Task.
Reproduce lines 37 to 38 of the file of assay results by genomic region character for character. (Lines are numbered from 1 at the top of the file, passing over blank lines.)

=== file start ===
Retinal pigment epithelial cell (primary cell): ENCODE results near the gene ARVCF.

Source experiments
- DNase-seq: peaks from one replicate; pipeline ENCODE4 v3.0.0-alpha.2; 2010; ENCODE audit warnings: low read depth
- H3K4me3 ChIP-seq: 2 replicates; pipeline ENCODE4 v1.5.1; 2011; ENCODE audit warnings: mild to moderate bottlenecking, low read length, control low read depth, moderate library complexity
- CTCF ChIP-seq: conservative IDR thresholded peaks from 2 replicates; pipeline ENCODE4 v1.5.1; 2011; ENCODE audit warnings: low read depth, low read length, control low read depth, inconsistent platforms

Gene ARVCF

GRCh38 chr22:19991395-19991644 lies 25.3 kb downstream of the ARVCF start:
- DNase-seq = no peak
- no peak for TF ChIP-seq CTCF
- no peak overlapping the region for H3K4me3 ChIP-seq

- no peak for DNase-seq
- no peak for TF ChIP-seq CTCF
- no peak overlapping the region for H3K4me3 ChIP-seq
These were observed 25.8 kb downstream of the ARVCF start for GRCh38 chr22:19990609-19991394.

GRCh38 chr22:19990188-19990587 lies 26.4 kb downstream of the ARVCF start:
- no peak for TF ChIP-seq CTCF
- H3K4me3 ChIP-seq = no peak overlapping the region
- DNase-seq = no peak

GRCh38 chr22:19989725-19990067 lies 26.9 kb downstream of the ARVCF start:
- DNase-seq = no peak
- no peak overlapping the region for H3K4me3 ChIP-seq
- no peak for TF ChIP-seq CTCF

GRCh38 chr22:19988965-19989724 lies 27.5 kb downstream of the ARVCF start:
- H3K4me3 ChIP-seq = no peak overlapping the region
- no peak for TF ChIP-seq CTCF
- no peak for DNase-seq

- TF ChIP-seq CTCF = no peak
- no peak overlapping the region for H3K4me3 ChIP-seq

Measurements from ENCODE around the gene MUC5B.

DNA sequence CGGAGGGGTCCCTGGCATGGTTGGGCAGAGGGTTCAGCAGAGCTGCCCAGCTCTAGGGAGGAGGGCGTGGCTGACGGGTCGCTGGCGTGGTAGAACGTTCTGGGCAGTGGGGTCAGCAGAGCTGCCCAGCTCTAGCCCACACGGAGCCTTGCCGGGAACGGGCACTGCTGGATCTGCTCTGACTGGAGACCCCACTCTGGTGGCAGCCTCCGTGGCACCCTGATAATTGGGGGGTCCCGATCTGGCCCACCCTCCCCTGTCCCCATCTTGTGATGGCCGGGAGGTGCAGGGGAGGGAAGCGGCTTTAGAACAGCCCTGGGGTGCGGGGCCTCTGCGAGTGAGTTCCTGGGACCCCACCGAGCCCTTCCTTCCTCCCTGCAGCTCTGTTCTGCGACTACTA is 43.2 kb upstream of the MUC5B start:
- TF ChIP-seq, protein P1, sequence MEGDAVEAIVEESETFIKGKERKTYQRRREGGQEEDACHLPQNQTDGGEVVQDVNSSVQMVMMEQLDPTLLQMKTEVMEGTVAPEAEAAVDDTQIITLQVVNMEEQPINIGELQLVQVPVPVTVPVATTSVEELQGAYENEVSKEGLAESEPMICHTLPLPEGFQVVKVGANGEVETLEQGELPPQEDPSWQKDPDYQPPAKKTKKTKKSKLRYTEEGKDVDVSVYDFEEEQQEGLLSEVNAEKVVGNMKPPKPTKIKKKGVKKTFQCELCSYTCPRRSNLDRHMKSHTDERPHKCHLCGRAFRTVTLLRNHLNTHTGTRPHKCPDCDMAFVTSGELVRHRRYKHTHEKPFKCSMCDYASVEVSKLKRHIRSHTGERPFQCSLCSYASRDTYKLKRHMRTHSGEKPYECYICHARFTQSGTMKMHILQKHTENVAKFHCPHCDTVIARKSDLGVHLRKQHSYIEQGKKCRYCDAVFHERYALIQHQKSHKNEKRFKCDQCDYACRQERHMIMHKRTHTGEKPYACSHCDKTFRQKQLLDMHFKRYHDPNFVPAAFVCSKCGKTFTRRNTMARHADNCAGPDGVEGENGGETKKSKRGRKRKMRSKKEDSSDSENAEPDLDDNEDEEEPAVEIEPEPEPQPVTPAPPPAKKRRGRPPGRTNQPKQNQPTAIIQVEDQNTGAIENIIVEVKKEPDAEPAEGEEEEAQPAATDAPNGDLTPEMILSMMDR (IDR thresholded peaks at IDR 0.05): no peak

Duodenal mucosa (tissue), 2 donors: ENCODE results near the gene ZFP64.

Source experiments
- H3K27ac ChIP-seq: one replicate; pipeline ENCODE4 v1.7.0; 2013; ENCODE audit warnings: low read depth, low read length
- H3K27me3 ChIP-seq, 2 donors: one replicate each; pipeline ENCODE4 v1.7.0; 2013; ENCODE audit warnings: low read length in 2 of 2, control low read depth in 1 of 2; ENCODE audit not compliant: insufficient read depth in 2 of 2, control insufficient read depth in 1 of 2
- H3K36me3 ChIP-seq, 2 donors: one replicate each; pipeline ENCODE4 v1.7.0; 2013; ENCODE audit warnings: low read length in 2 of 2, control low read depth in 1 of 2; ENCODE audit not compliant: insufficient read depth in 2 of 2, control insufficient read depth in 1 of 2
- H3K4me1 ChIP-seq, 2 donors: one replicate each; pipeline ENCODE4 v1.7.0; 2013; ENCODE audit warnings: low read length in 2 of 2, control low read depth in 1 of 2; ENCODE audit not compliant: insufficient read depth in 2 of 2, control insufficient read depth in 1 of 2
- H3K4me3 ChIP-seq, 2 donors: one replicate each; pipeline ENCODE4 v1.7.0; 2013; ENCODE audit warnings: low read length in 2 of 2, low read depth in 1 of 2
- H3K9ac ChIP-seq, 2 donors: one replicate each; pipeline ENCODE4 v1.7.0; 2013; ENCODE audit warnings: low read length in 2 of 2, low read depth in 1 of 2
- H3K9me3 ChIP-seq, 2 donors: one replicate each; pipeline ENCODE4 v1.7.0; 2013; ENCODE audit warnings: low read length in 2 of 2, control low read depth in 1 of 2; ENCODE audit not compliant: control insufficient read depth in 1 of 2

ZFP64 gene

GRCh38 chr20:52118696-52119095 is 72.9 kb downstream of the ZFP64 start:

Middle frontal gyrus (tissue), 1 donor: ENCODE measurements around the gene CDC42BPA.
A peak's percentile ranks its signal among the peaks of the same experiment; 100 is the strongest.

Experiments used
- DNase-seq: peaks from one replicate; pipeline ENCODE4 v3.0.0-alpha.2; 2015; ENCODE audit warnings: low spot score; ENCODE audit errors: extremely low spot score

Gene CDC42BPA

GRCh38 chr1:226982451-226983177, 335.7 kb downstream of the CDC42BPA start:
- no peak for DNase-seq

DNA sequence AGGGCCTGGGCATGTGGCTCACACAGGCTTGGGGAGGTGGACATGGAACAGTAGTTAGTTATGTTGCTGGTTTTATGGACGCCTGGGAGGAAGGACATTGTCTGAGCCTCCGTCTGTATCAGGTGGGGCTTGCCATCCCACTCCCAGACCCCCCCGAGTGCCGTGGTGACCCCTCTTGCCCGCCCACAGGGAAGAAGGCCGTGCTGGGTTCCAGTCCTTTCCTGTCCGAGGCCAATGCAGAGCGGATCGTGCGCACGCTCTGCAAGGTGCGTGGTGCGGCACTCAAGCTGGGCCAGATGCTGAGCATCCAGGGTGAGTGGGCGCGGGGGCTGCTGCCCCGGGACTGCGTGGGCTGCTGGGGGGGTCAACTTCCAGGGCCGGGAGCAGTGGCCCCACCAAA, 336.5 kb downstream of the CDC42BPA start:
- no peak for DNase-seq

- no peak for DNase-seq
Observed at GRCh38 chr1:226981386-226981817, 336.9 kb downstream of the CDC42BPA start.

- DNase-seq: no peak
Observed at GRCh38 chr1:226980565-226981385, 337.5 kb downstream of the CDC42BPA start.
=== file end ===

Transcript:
- H3K4me1 ChIP-seq, 2 donors: one replicate each; pipeline ENCODE4 v1.7.0; 2013; ENCODE audit warnings: low read length in 2 of 2, control low read depth in 1 of 2; ENCODE audit not compliant: insufficient read depth in 2 of 2, control insufficient read depth in 1 of 2
- H3K4me3 ChIP-seq, 2 donors: one replicate each; pipeline ENCODE4 v1.7.0; 2013; ENCODE audit warnings: low read length in 2 of 2, low read depth in 1 of 2